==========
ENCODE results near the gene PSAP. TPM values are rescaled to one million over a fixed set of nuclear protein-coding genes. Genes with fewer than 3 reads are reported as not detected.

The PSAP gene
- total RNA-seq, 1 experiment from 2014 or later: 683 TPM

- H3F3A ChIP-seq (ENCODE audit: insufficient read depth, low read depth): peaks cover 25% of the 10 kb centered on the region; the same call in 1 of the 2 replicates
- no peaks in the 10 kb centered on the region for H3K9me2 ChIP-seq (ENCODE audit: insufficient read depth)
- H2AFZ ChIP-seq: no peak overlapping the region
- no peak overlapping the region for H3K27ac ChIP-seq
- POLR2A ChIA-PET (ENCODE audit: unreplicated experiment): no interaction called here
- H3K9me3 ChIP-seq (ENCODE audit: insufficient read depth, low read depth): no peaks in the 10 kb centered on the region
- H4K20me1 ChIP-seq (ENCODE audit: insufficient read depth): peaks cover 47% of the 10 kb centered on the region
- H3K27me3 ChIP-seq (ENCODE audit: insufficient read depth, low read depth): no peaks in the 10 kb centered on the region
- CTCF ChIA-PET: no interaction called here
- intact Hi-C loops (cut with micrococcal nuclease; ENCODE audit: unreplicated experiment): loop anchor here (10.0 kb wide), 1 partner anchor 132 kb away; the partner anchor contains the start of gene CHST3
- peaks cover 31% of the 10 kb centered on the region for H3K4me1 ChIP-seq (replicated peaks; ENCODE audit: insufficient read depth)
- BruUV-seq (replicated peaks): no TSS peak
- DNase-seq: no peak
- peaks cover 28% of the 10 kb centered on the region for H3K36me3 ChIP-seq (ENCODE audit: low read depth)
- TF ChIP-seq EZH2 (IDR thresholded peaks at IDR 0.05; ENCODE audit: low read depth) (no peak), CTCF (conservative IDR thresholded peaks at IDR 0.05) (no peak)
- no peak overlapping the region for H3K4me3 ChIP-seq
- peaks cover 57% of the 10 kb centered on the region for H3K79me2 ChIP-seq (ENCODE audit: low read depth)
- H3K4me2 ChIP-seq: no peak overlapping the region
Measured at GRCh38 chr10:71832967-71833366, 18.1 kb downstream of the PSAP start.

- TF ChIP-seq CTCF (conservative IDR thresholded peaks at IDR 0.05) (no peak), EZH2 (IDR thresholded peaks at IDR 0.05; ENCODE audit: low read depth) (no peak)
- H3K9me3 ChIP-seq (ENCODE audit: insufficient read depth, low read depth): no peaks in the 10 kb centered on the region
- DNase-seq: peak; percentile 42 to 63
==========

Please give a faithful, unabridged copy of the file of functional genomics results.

ENCODE results near the gene PSAP. TPM values are rescaled to one million over a fixed set of nuclear protein-coding genes. Genes with fewer than 3 reads are reported as not detected.

The PSAP gene
- total RNA-seq, 1 experiment from 2014 or later: 683 TPM

- H3F3A ChIP-seq (ENCODE audit: insufficient read depth, low read depth): peaks cover 25% of the 10 kb centered on the region; the same call in 1 of the 2 replicates
- no peaks in the 10 kb centered on the region for H3K9me2 ChIP-seq (ENCODE audit: insufficient read depth)
- H2AFZ ChIP-seq: no peak overlapping the region
- no peak overlapping the region for H3K27ac ChIP-seq
- POLR2A ChIA-PET (ENCODE audit: unreplicated experiment): no interaction called here
- H3K9me3 ChIP-seq (ENCODE audit: insufficient read depth, low read depth): no peaks in the 10 kb centered on the region
- H4K20me1 ChIP-seq (ENCODE audit: insufficient read depth): peaks cover 47% of the 10 kb centered on the region
- H3K27me3 ChIP-seq (ENCODE audit: insufficient read depth, low read depth): no peaks in the 10 kb centered on the region
- CTCF ChIA-PET: no interaction called here
- intact Hi-C loops (cut with micrococcal nuclease; ENCODE audit: unreplicated experiment): loop anchor here (10.0 kb wide), 1 partner anchor 132 kb away; the partner anchor contains the start of gene CHST3
- peaks cover 31% of the 10 kb centered on the region for H3K4me1 ChIP-seq (replicated peaks; ENCODE audit: insufficient read depth)
- BruUV-seq (replicated peaks): no TSS peak
- DNase-seq: no peak
- peaks cover 28% of the 10 kb centered on the region for H3K36me3 ChIP-seq (ENCODE audit: low read depth)
- TF ChIP-seq EZH2 (IDR thresholded peaks at IDR 0.05; ENCODE audit: low read depth) (no peak), CTCF (conservative IDR thresholded peaks at IDR 0.05) (no peak)
- no peak overlapping the region for H3K4me3 ChIP-seq
- peaks cover 57% of the 10 kb centered on the region for H3K79me2 ChIP-seq (ENCODE audit: low read depth)
- H3K4me2 ChIP-seq: no peak overlapping the region
Measured at GRCh38 chr10:71832967-71833366, 18.1 kb downstream of the PSAP start.

- TF ChIP-seq CTCF (conservative IDR thresholded peaks at IDR 0.05) (no peak), EZH2 (IDR thresholded peaks at IDR 0.05; ENCODE audit: low read depth) (no peak)
- H3K9me3 ChIP-seq (ENCODE audit: insufficient read depth, low read depth): no peaks in the 10 kb centered on the region
- DNase-seq: peak; percentile 42 to 63